The ICJ also confirmed Ukraine had complied with both procedural preconditions under the ICSFT and that it would give judgement on the alleged failure of Russia to take measures to prevent the financing of terrorism. The outcome of this will be of great importance to the international community, given the general lack of international jurisprudence on issues of terrorism.

The court’s interpretation of knowledge and intent in terrorism financing, as well as clarification of the term ‘funds’, is particularly relevant both for the Ukraine-Russia case and for international law.

As the final judgement may take several years, the ICJ granted some provisional measures requested by Ukraine in April 2017. The court obliged Russia to ensure the availability of education in Ukrainian and enable the functioning of the Crimean Tatar representative institutions, including the Mejlis.

When Russia contested Ukraine’s references to the alleged Stalin-ordered deportation of the Crimean Tatars and the rule of law in the Soviet Union being hypocritical, by arguing that history did not matter, the court disagreed.

In fact, Judge James Crawford emphasised the relevance of the ‘historical persecution’ of Crimean Tatars and the role of Mejlis in advancing and protecting their rights in Crimea ‘at the time of disruption and change’.

These conclusions are important reminders that the historical inheritance of injustices inflicted on vulnerable groups should be taken into account when nations address their imperial legacies.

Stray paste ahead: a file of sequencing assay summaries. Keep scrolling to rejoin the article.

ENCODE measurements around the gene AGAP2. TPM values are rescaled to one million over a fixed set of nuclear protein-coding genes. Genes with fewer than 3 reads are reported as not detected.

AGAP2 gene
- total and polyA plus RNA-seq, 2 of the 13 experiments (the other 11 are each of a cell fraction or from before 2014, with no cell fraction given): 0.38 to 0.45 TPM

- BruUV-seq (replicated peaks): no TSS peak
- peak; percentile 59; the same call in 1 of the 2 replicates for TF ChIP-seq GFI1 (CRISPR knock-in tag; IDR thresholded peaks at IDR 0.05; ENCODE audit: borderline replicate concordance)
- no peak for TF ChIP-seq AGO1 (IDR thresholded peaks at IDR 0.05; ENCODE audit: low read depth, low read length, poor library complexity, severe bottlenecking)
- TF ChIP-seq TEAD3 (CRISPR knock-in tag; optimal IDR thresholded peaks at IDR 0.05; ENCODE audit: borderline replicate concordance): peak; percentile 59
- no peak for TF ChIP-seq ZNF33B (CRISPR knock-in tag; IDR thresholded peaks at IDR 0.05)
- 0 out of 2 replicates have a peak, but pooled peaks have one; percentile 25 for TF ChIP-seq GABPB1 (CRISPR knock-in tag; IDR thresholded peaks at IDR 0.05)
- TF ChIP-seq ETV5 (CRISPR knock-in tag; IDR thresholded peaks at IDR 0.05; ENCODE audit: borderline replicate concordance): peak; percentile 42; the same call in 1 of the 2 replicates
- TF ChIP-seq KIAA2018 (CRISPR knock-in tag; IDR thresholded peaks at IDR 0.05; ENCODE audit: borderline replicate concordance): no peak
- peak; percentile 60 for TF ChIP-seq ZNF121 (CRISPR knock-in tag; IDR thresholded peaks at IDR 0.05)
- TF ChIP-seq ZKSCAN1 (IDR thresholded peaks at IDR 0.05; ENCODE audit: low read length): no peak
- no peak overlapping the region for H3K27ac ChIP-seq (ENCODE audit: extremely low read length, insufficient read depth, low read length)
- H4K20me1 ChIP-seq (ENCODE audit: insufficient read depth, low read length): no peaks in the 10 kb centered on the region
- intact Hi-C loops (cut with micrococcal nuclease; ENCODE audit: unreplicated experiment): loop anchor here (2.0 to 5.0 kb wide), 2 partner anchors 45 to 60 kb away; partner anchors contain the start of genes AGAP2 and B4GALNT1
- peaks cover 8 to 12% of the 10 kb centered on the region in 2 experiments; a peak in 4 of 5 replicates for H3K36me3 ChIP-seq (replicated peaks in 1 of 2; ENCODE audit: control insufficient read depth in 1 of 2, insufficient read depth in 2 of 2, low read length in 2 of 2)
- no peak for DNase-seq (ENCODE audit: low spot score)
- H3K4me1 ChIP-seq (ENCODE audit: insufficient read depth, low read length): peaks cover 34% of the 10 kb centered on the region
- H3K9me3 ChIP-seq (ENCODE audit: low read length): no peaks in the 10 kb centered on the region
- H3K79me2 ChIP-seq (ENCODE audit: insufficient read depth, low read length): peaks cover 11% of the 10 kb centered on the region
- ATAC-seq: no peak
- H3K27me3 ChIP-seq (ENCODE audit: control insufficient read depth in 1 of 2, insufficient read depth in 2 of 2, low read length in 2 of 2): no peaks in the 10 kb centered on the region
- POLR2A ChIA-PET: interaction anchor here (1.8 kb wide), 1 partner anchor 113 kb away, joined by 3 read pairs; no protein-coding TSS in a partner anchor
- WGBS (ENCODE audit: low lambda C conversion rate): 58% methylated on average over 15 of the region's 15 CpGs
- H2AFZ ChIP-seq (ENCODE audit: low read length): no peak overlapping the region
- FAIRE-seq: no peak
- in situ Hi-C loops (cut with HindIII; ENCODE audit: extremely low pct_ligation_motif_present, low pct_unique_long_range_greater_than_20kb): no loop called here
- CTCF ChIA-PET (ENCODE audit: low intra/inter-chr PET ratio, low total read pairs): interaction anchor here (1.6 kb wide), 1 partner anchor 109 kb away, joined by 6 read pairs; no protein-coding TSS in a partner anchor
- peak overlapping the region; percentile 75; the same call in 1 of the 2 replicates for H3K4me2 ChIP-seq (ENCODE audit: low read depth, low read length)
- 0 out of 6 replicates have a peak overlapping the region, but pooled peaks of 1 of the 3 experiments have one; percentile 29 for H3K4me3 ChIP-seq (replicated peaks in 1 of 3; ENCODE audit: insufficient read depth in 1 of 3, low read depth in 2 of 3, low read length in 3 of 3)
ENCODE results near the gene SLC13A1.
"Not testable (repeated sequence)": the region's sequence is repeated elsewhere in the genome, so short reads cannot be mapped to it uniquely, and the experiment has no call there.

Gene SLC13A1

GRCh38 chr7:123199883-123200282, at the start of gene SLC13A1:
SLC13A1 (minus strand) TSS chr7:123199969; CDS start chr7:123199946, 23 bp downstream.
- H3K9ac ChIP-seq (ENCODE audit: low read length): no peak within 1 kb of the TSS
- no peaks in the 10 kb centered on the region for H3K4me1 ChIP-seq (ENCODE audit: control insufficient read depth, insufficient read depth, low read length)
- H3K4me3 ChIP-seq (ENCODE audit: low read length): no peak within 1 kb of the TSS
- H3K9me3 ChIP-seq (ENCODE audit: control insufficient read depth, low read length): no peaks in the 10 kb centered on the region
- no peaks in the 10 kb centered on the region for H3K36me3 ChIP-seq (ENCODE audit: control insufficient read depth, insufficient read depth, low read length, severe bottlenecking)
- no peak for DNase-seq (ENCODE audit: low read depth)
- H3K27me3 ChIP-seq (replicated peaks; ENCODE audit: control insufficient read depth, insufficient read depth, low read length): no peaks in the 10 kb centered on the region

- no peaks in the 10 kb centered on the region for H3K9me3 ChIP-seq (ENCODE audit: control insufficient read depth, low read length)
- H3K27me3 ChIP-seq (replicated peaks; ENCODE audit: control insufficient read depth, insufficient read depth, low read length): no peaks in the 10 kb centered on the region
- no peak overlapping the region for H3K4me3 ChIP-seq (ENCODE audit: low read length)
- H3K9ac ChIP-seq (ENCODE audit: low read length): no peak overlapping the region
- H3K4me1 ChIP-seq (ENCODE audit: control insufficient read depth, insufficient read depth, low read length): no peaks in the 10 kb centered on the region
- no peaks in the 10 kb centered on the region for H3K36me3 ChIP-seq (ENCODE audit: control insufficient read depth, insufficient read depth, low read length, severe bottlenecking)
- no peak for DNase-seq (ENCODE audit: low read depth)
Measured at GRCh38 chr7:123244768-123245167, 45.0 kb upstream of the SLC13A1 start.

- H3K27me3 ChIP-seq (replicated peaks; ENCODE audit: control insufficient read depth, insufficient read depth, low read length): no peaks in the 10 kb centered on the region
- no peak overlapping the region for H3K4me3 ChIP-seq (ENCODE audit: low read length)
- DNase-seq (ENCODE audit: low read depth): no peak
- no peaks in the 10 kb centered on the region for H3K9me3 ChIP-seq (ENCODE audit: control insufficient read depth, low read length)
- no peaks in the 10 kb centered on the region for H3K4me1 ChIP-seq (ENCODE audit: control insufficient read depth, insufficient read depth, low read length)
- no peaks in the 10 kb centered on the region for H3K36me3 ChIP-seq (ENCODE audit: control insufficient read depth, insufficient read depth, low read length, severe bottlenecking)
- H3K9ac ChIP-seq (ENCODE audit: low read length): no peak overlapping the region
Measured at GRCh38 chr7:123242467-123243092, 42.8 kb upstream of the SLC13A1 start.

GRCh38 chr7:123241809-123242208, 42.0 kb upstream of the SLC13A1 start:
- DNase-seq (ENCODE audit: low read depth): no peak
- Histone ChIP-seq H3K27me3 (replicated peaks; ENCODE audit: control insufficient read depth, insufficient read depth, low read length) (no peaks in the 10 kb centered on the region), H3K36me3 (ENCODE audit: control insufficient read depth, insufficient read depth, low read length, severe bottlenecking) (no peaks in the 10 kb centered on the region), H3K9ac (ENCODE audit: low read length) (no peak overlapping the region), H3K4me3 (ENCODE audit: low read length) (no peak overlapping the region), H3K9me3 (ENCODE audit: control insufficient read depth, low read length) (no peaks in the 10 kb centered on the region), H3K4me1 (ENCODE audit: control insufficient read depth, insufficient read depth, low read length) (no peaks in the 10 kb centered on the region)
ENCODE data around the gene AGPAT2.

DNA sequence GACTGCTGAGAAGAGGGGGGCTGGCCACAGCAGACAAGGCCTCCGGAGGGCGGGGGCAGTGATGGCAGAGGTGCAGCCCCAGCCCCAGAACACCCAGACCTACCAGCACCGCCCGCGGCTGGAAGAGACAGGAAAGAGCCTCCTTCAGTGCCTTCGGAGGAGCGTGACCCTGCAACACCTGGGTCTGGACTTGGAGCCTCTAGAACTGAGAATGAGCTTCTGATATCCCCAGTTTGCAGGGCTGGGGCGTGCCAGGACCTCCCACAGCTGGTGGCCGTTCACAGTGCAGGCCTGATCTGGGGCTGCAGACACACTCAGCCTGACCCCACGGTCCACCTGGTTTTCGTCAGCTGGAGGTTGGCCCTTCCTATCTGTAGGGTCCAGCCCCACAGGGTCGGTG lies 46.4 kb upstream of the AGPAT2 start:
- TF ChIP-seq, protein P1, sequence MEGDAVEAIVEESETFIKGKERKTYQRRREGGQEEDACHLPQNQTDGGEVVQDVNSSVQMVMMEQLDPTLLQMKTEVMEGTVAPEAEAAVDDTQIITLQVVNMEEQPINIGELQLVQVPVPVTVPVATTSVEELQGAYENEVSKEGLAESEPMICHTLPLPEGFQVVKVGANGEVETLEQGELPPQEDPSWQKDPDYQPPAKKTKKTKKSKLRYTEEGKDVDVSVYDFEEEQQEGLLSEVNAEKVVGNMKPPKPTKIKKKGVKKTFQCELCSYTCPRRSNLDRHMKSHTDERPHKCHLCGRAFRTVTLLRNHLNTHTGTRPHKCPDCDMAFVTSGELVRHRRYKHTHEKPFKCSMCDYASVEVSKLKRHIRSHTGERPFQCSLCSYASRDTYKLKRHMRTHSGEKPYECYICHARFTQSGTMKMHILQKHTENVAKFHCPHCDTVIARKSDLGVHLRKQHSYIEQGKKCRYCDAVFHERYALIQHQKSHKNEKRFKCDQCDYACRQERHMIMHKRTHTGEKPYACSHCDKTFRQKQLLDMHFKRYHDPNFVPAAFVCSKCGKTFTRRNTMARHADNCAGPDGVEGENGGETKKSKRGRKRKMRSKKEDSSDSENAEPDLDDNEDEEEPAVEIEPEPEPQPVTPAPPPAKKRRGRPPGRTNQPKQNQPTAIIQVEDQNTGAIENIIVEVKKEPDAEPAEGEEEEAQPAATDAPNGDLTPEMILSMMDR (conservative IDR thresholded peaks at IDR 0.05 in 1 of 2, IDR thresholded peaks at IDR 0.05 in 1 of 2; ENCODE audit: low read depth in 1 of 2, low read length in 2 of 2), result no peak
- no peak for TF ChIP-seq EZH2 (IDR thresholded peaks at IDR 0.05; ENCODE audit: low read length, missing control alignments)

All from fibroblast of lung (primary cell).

The court’s provisional measures and Judge Crawford’s position are particularly relevant in light of Russia’s policy of the total – territorial, historical, cultural – ‘russification’ of Crimea, as they highlight the role of the historical background for assessing the alleged discriminatory and prosecutorial policy of Russia’s occupying authorities against the Crimean Tatars.

The ICJ’s judgement on the merits of this as well as other human rights, and terrorism issues of Crimea and Donbas will be an important consideration for the international community in its view of the Russia-Ukraine armed conflict and the sanctions policy against Russia.

The development of this case also has a mutually catalysing impact on Ukraine’s efforts to establish those individually criminally responsible for atrocities in Crimea and Donbas, through domestic proceedings and through the International Criminal Court.

Ukraine’s attempts to seek individual criminal responsibility for gross abuses in Donbas and Crimea at the International Criminal Court (ICC) are assessed in part two of this series, coming soon.